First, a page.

Neuroscience, know thyself

The New English Review has a thought-provoking article by Theodore Dalrymple (the pen name of psychiatrist Anthony Daniels) who argues that modern neuroscience will not be able to provide a perfect self-understanding, and even if it could, disaster would follow.

Dalrymple is an interesting character, as he’s one of the few conservative writers in the area of mind, brain and mental health who has both experience of working in psychiatry across the world, and a vast academic knowledge.

His writing is distinctly against the mainstream of much modern medicine, particularly in the field of addiction, which, he argues, is often explained by social factors that minimise personal responsibility and disempower the patient.

In this article, Dalrymple argues against the enthusiasm for neuroscience as the ‘great new hope’ which has captured popular imagination in recent decades.

Those who say that we are on the verge of a huge increase in self-understanding are claiming that enlightenment will suddenly be reached under the scientific bo tree. The enlightenment will have to be sudden rather than gradual because, if it were gradual, we should already be able to point to an increase in human contentment and self-control brought about by our already increased knowledge. But even the most advanced societies are just as full of angst, or poor impulse control, of existential bewilderment, of adherence to clearly irrational doctrines, as ever they were. There is no sign that, Prozac and neurosurgery notwithstanding, any of this is about to change fundamentally.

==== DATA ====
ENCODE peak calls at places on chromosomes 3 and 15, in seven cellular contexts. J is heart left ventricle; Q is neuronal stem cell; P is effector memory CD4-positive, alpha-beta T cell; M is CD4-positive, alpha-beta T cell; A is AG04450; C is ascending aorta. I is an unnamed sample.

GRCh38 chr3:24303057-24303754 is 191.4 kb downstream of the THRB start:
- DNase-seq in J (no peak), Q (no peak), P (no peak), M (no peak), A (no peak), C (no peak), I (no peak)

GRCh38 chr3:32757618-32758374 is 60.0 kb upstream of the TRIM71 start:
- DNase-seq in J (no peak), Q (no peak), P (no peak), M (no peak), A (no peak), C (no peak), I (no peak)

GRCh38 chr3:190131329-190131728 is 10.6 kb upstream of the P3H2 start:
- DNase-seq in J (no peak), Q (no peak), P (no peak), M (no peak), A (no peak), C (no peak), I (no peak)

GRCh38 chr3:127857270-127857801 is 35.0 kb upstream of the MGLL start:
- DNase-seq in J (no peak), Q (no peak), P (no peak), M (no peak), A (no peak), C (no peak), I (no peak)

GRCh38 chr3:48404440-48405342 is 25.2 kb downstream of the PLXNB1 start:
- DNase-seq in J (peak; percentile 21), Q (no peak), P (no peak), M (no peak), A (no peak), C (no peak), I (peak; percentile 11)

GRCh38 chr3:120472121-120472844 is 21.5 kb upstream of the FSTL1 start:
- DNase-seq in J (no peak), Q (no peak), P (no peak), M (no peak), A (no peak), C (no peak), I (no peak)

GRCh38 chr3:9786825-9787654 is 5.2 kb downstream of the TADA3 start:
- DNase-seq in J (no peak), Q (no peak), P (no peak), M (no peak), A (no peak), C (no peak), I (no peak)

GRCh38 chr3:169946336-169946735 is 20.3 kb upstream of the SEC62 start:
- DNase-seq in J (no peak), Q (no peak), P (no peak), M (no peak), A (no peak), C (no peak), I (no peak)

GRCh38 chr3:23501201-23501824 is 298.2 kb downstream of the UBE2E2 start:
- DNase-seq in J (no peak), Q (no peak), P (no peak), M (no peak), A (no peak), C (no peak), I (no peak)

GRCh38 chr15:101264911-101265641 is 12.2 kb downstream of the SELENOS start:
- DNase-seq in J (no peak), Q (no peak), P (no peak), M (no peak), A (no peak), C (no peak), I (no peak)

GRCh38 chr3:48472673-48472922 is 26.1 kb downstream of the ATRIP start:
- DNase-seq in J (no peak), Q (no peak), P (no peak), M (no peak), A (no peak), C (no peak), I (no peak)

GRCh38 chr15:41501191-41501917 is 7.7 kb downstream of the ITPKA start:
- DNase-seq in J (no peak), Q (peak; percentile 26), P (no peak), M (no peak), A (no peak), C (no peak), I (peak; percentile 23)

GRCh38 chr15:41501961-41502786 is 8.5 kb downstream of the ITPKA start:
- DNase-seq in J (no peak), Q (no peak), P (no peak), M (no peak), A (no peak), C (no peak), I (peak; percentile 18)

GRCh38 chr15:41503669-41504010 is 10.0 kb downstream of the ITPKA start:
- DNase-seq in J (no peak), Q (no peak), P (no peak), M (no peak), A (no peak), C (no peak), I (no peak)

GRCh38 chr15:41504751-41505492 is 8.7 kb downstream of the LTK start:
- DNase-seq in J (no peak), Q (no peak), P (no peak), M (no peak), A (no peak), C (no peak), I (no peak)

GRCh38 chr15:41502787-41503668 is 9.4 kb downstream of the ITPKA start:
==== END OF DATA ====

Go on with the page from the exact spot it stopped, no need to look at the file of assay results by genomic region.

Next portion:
Link to article ‘Do the Impossible: Know Thyself’ (thanks Karel!)

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